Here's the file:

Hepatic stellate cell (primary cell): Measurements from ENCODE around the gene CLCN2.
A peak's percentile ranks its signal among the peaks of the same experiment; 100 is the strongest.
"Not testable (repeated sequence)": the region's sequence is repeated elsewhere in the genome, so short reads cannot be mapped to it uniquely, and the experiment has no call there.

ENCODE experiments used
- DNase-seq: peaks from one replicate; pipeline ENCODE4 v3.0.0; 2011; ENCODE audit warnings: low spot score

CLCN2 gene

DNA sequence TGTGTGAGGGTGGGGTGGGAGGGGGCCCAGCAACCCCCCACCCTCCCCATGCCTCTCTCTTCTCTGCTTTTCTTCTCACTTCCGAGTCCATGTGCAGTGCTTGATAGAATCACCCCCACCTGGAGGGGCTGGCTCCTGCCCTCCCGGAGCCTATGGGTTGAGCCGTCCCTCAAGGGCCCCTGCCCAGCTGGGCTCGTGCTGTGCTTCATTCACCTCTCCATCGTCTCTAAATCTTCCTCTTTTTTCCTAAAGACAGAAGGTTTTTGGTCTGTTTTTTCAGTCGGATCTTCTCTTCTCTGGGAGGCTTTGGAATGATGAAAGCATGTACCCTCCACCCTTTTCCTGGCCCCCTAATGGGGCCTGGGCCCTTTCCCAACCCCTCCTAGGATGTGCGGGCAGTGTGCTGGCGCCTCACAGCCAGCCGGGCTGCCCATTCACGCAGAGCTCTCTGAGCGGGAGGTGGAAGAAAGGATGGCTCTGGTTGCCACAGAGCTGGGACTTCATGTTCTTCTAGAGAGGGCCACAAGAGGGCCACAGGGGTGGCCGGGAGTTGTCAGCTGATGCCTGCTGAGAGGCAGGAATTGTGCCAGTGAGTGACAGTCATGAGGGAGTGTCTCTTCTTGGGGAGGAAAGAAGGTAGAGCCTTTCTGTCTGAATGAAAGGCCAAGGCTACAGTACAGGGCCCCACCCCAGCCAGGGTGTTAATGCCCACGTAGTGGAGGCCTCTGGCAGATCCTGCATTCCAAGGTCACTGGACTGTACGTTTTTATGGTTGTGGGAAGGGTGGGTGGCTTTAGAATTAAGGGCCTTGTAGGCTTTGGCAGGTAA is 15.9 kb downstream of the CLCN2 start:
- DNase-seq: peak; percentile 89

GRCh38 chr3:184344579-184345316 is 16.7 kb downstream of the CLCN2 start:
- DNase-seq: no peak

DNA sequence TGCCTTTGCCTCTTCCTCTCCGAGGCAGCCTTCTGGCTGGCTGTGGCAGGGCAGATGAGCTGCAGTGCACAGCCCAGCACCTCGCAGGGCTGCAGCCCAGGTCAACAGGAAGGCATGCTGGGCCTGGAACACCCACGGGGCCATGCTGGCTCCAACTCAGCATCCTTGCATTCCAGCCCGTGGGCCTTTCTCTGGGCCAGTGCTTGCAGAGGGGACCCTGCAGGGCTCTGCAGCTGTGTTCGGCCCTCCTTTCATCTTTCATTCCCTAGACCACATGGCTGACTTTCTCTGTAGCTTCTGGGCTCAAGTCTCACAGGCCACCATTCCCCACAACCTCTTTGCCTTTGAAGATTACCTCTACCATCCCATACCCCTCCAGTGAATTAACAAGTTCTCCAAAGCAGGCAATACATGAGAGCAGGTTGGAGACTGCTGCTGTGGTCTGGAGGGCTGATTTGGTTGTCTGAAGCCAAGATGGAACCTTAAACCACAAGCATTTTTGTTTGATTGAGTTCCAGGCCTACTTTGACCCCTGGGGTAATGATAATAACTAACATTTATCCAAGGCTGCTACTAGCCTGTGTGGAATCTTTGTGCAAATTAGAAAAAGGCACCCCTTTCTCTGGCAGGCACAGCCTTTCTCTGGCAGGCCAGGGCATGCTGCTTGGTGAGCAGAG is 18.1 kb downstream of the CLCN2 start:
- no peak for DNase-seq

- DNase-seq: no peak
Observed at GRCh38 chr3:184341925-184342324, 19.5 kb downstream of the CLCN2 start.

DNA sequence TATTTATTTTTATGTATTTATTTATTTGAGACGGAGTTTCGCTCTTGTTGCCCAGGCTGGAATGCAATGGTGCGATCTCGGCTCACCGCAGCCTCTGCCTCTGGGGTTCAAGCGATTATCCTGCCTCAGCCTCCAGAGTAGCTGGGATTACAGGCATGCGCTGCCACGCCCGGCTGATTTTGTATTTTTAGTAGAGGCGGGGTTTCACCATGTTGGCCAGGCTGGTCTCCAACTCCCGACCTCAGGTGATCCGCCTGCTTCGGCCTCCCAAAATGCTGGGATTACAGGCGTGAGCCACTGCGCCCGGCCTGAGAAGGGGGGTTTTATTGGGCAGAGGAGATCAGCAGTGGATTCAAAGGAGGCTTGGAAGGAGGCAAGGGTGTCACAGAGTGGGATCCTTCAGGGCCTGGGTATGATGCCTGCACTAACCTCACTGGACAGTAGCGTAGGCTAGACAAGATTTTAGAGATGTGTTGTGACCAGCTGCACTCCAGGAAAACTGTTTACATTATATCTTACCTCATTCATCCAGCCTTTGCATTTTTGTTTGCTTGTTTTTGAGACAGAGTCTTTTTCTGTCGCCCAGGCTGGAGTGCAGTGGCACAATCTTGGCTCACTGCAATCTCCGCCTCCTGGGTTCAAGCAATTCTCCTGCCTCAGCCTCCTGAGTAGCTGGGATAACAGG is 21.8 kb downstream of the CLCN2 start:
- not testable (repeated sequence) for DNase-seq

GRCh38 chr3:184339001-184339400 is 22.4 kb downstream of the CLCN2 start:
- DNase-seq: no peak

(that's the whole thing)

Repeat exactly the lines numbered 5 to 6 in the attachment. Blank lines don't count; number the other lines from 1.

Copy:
- DNase-seq: peaks from one replicate; pipeline ENCODE4 v3.0.0; 2011; ENCODE audit warnings: low spot score

CLCN2 gene